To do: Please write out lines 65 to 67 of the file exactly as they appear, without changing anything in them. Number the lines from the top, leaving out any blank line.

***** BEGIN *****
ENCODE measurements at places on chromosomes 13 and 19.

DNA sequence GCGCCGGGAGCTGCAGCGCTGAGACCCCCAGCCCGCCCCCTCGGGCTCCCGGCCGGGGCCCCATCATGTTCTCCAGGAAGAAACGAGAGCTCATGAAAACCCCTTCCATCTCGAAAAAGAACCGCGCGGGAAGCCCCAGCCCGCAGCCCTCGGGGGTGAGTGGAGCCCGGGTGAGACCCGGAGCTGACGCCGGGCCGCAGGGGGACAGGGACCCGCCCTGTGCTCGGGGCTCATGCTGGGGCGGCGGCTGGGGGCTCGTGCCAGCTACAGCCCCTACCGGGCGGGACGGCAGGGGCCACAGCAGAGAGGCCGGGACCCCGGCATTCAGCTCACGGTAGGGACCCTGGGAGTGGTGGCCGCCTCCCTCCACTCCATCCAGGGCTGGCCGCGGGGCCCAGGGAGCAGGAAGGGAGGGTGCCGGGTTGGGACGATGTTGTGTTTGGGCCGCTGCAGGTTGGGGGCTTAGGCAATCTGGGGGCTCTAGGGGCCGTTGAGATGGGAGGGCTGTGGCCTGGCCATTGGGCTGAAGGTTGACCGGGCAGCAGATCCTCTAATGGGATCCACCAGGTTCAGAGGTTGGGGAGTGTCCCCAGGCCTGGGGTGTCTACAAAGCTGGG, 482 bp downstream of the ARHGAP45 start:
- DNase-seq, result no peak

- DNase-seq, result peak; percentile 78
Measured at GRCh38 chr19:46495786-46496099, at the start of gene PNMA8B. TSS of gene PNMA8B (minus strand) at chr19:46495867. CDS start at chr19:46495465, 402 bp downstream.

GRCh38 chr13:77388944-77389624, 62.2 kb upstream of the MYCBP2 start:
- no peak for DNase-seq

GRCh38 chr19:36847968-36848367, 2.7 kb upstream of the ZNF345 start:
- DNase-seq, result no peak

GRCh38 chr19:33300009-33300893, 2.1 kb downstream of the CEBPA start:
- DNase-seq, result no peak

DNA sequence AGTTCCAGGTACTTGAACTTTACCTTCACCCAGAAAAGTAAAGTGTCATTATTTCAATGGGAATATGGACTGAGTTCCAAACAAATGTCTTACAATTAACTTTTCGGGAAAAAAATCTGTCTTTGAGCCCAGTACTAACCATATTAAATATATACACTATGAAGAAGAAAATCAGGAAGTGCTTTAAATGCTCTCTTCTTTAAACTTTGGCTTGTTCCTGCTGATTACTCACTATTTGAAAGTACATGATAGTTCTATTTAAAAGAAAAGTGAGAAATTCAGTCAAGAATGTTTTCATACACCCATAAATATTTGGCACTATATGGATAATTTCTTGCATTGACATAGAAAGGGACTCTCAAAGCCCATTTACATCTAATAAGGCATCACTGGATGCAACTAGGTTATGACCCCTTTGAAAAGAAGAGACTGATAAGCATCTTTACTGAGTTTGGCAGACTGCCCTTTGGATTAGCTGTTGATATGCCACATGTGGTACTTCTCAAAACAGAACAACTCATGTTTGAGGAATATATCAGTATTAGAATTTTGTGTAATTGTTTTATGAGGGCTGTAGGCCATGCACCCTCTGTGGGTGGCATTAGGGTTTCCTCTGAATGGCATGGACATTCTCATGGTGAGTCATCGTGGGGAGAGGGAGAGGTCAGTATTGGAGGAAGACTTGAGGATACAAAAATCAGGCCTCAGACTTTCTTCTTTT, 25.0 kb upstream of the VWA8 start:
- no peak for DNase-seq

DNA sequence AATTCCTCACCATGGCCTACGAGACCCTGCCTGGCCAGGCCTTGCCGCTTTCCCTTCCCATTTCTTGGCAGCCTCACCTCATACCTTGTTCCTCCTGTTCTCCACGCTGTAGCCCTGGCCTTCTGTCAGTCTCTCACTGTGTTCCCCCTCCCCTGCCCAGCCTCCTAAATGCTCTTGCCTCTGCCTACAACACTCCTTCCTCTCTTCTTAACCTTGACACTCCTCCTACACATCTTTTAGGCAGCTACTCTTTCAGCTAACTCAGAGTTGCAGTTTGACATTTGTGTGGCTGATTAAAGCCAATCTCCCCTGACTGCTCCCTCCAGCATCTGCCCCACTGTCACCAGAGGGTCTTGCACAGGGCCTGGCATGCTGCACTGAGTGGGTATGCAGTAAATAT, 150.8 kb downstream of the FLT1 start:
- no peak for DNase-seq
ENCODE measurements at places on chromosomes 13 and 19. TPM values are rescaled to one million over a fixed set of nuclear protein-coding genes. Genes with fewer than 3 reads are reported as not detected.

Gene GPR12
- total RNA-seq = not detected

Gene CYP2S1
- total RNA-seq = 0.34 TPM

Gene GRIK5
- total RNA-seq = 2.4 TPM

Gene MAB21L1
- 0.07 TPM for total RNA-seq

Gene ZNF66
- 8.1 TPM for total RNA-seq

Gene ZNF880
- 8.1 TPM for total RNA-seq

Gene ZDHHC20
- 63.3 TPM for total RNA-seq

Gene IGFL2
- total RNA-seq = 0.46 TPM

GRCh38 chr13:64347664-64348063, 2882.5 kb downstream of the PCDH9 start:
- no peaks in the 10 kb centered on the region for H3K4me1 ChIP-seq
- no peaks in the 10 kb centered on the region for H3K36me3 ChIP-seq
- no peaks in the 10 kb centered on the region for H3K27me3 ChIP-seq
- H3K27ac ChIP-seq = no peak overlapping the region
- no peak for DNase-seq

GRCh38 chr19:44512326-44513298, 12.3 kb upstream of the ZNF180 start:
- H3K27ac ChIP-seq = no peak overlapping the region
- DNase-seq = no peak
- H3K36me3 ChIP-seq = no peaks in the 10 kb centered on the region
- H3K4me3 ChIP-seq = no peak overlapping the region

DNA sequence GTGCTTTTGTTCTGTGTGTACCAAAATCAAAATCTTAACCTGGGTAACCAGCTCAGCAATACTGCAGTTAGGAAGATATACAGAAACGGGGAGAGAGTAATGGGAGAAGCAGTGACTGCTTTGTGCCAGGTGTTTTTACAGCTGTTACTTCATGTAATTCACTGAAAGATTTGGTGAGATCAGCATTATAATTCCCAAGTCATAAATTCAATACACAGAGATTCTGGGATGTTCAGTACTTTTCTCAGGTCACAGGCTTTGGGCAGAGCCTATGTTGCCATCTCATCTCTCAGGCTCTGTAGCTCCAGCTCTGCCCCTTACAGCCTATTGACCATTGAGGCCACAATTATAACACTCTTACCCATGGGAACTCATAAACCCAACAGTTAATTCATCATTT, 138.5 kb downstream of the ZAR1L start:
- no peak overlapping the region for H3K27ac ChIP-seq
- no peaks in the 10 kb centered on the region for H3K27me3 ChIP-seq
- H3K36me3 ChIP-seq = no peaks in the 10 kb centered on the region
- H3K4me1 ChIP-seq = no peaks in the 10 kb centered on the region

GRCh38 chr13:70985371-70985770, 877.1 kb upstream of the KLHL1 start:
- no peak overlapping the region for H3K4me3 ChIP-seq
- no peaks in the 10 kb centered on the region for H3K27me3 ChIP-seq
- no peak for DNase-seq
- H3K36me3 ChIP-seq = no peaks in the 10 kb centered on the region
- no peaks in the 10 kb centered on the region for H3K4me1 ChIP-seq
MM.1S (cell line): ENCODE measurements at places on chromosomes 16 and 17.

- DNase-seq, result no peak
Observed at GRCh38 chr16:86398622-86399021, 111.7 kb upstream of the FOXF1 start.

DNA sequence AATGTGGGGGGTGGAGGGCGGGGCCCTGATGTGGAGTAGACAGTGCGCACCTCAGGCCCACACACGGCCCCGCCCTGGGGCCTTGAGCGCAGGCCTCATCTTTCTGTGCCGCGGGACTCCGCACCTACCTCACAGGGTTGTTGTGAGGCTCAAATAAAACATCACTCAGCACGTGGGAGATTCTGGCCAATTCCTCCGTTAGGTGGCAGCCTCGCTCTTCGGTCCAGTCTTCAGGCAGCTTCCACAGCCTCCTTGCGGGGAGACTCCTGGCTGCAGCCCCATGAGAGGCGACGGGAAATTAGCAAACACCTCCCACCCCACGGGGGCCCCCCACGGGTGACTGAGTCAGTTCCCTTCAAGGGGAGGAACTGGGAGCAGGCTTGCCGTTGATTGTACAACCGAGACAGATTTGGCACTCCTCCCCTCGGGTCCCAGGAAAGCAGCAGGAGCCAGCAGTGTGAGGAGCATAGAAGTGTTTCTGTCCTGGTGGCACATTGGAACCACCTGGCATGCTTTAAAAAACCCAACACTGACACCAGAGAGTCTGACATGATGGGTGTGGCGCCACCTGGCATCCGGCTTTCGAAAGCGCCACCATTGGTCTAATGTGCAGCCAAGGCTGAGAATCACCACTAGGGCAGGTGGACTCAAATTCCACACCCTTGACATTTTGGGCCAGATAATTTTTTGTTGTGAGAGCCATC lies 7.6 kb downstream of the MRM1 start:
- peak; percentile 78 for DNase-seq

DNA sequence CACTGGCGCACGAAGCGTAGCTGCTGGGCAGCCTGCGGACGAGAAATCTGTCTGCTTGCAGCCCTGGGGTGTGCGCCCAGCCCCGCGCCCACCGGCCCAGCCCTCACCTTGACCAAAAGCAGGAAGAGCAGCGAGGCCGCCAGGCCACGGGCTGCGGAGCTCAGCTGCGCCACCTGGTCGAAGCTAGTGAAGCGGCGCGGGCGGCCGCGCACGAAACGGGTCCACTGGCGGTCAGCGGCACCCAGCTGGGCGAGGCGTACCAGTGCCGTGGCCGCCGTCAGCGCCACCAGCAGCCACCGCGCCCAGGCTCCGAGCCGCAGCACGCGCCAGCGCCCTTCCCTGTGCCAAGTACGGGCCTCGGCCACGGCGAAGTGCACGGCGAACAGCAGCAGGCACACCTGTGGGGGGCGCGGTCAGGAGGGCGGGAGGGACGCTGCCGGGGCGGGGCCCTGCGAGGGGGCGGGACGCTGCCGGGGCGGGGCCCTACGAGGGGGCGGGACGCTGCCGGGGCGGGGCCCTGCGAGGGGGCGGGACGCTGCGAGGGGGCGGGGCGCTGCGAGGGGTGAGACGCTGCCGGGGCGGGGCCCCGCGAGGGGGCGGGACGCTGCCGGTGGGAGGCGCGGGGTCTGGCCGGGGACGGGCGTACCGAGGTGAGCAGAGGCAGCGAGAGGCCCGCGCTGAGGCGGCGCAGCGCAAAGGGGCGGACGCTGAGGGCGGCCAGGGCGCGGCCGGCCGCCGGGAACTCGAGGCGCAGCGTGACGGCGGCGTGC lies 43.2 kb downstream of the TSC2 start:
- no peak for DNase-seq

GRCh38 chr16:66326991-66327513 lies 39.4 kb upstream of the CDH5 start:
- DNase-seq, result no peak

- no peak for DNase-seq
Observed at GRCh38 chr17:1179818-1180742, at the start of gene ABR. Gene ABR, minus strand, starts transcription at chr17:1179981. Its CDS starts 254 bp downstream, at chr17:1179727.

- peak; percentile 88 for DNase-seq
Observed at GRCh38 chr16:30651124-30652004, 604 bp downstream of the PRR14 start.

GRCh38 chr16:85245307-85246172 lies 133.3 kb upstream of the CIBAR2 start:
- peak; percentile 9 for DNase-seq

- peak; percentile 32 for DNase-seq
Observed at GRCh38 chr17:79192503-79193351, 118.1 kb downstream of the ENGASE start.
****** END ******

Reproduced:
Observed at GRCh38 chr17:1179818-1180742, at the start of gene ABR. Gene ABR, minus strand, starts transcription at chr17:1179981. Its CDS starts 254 bp downstream, at chr17:1179727.

- peak; percentile 88 for DNase-seq
Observed at GRCh38 chr16:30651124-30652004, 604 bp downstream of the PRR14 start.